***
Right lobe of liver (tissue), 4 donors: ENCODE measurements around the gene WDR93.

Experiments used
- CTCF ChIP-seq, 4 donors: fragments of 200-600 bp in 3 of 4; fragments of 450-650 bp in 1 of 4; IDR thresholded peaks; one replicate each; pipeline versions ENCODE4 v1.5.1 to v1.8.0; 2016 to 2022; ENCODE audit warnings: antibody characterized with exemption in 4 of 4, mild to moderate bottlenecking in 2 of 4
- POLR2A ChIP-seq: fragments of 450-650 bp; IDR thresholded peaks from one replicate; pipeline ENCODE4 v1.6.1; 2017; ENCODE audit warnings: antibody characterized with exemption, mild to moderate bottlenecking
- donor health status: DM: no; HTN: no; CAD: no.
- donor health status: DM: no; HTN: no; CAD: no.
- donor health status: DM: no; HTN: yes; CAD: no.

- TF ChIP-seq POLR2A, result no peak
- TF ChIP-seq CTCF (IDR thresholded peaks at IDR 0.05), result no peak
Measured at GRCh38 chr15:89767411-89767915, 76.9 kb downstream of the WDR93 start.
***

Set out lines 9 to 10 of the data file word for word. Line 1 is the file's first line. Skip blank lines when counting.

- TF ChIP-seq CTCF (IDR thresholded peaks at IDR 0.05), result no peak
Measured at GRCh38 chr15:89767411-89767915, 76.9 kb downstream of the WDR93 start.